According to Dan Lambert, these initiatives have been part of developing the ethos associated with Bohemians’ fan ownership. “Being member-owned forces you to behave in a way that recognises the needs, the difficulties and the challenges that your community faces. Whether that’s the issues around homelessness, whether it’s issues with poverty, in terms of school education, whether it’s loneliness in older people. Or on a bigger scale, whether it’s things like immigration issues. They all impact on the community and the people that live in Phibsboro, in Dublin, in Ireland.”
Bohemians has been associated with its Dublin 7 locality from its foundation in 1890, and has been a fan-owned club ever since. It played its first match at Dalymount Park as early as 1901 against Shelbourne, with whom it will share the stadium under council ownership in the years to come. Recently, the club’s fans have gone viral for their renditions of ‘The Auld Triangle’ – a song popularised by Dublin playwright Brendan Behan in the 1950s which is set inside Mountjoy Prison, along the Royal Canal which runs through Dublin 7. Bohs is a Northside Dublin institution, something which only adds fuel to its bitter rivalry with Southside club Shamrock Rovers.
But its fan ownership has not always been easy. The model itself has been relatively widespread in Ireland, and has had mixed results. As Lambert acknowledges, Bohemians was also fan owned when it got into financial difficulty in the early decades of the 2000s.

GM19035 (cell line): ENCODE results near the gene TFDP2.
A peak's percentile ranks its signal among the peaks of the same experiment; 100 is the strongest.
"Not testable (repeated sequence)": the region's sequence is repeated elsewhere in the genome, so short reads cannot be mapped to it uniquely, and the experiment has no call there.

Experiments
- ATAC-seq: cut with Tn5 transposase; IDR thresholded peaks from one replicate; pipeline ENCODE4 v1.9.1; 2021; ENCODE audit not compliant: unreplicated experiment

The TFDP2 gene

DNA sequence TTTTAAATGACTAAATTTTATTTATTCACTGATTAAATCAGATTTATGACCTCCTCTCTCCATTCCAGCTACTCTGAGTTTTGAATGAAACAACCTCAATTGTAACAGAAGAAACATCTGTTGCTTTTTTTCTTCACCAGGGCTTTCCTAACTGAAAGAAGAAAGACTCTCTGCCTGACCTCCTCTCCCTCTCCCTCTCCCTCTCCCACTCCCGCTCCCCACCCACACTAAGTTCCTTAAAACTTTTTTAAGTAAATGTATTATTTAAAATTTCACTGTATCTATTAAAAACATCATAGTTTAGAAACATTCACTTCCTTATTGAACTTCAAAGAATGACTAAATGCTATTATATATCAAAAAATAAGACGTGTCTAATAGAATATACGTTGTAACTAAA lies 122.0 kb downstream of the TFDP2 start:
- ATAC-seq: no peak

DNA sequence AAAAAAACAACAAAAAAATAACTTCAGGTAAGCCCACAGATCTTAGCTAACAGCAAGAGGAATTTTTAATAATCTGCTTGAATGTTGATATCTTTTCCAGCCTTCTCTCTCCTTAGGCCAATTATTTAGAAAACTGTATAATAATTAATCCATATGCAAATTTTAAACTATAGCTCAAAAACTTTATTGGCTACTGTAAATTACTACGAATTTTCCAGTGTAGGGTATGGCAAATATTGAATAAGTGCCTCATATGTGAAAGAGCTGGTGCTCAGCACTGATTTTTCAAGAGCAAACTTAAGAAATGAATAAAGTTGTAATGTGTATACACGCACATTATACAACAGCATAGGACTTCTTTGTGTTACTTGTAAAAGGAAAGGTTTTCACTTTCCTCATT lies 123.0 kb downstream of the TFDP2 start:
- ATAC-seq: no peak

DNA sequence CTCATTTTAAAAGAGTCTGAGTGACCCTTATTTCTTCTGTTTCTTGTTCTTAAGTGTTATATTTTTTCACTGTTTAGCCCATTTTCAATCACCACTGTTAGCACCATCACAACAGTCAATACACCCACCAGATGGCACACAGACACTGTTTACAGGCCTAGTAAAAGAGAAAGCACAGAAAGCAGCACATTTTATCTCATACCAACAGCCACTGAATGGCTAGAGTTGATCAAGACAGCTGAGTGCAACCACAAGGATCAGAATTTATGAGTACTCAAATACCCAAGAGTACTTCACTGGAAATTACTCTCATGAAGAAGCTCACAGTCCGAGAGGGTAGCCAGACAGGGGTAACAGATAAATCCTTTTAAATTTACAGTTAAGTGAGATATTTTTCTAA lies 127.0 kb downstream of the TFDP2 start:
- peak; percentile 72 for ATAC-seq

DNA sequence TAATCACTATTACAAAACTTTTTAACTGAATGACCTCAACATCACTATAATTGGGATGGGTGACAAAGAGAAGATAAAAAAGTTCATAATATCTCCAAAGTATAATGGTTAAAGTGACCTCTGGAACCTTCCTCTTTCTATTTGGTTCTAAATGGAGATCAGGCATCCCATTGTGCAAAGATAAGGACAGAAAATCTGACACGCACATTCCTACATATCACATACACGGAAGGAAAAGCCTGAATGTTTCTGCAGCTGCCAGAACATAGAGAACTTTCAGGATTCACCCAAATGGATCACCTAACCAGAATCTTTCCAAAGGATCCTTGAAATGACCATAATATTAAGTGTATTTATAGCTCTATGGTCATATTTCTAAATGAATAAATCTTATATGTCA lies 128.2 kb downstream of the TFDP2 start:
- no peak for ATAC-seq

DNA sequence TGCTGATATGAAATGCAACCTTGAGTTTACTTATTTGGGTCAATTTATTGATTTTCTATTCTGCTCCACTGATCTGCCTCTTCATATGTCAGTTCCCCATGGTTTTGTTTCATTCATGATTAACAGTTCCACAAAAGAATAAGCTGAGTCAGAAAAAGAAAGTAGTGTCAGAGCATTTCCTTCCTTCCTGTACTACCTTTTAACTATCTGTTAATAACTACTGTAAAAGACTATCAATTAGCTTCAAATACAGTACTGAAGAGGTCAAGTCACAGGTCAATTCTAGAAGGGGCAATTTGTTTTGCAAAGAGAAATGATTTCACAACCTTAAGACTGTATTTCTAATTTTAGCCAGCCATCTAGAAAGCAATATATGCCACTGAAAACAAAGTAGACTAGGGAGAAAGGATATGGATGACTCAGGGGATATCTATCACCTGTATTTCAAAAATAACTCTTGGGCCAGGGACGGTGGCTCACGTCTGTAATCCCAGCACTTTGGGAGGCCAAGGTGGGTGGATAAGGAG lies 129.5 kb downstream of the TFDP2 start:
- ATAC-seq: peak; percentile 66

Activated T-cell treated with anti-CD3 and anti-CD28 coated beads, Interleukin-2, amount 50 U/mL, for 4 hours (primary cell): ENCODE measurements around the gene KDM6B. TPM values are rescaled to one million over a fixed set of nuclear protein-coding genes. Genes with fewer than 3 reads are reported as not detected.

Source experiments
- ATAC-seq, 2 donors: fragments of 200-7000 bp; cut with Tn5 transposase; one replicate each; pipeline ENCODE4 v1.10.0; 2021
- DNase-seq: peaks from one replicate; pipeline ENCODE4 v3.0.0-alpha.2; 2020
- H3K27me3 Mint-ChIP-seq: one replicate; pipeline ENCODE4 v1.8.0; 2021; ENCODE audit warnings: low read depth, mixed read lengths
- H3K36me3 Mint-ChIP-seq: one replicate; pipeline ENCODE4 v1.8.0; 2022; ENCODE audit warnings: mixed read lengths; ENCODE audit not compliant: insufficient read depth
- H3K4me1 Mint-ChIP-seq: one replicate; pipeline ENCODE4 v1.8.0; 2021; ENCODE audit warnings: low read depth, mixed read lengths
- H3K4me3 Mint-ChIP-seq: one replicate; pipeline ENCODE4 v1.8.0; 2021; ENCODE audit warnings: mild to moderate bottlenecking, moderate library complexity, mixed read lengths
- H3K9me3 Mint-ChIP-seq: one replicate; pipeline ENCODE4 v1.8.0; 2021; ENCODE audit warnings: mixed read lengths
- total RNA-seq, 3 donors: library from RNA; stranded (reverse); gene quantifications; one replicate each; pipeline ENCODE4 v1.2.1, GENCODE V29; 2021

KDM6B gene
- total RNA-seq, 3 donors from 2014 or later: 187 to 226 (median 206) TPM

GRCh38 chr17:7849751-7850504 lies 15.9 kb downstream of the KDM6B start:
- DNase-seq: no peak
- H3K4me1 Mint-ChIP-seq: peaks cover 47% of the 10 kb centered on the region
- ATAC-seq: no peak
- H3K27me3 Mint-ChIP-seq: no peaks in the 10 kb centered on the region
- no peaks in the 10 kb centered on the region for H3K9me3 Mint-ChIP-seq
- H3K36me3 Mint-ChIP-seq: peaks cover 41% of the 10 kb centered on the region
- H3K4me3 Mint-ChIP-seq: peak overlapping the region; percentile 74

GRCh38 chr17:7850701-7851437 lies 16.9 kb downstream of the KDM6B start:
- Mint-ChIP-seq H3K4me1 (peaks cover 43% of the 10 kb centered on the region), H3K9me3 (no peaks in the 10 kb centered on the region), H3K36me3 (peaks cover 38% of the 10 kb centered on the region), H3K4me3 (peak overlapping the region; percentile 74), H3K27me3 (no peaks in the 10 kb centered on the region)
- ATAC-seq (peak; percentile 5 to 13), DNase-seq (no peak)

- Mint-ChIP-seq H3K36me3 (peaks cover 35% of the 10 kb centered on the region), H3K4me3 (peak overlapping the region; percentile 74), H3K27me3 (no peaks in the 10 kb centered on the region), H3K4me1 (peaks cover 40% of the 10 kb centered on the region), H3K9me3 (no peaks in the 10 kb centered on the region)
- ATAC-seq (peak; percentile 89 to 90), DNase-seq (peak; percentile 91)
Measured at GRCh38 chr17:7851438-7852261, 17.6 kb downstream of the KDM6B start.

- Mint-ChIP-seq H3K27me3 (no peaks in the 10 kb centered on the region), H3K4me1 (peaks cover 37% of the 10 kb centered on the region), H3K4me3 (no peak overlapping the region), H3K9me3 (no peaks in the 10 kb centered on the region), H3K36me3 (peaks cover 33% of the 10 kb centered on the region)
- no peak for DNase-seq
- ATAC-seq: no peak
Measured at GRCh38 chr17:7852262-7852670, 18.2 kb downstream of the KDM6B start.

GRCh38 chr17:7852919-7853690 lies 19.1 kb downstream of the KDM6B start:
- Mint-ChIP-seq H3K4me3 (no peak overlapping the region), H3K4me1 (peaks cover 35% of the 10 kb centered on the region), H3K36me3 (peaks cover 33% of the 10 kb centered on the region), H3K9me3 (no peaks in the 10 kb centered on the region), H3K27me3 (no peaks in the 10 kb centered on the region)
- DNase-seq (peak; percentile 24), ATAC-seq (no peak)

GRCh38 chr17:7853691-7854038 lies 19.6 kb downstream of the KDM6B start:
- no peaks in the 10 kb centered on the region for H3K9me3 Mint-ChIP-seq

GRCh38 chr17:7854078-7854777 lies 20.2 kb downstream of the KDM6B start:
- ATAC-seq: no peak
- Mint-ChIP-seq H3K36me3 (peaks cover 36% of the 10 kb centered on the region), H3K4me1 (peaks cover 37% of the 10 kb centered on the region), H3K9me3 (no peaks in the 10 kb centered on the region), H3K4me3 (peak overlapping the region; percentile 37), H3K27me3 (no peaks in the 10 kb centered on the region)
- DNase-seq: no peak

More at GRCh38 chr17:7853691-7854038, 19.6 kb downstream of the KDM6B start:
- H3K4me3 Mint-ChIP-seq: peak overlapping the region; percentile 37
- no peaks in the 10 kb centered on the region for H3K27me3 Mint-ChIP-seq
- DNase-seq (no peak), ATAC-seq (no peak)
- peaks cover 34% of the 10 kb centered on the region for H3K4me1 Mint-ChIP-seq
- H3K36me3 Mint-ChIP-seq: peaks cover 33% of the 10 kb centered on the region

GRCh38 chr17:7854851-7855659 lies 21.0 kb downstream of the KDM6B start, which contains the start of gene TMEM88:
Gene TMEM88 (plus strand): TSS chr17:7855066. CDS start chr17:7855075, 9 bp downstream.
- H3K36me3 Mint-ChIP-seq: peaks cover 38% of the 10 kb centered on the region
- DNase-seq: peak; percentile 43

“I think, at that time, the country was swept up in the financial orgy of the Celtic Tiger, and the fans were the same,” he explains. “They endorsed some bad decisions, like a lot of people did… But the debt situation was a huge wake-up. Fan ownership saved the club then, because people really fought for it. I think it hit a lot of people, ‘this thing can be lost.’ After that, we have re-engaged with what it means to be a members-owned club. For a time, we took it for granted and didn’t do so much in the community. Now we have an active citizenship model.”
Even in recent seasons, it hasn’t all been plain sailing for Bohemians. In 2017 they lost club captain Roberto Lopes to arch-rivals Rovers. Then, this season, the prodigiously talented Ireland u21 international Danny Mandroiu made the same journey across Dublin to their wealthier, fully professional and, in recent times, more successful neighbours. They were tough pills to swallow for the club’s fanbase, particularly when last season saw them pipped to the title by Shamrock Rovers – a best finish in a decade, but also a continuation of one of the longest trophyless runs in the club’s history.
“A club will have victories and it will have defeats,” Lambert says. “The success of a football club is how it treats its community, how it treats the people who work for it, and how it acts on behalf of its fanbase. If it ticks those boxes, trophies will follow. But again, periodically – football is a game, no-one should be dominant or untouchable, it has to ebb and flow. There’ll be many years when you don’t win. A members-owned club ensures that the other things are right even when that’s the case.”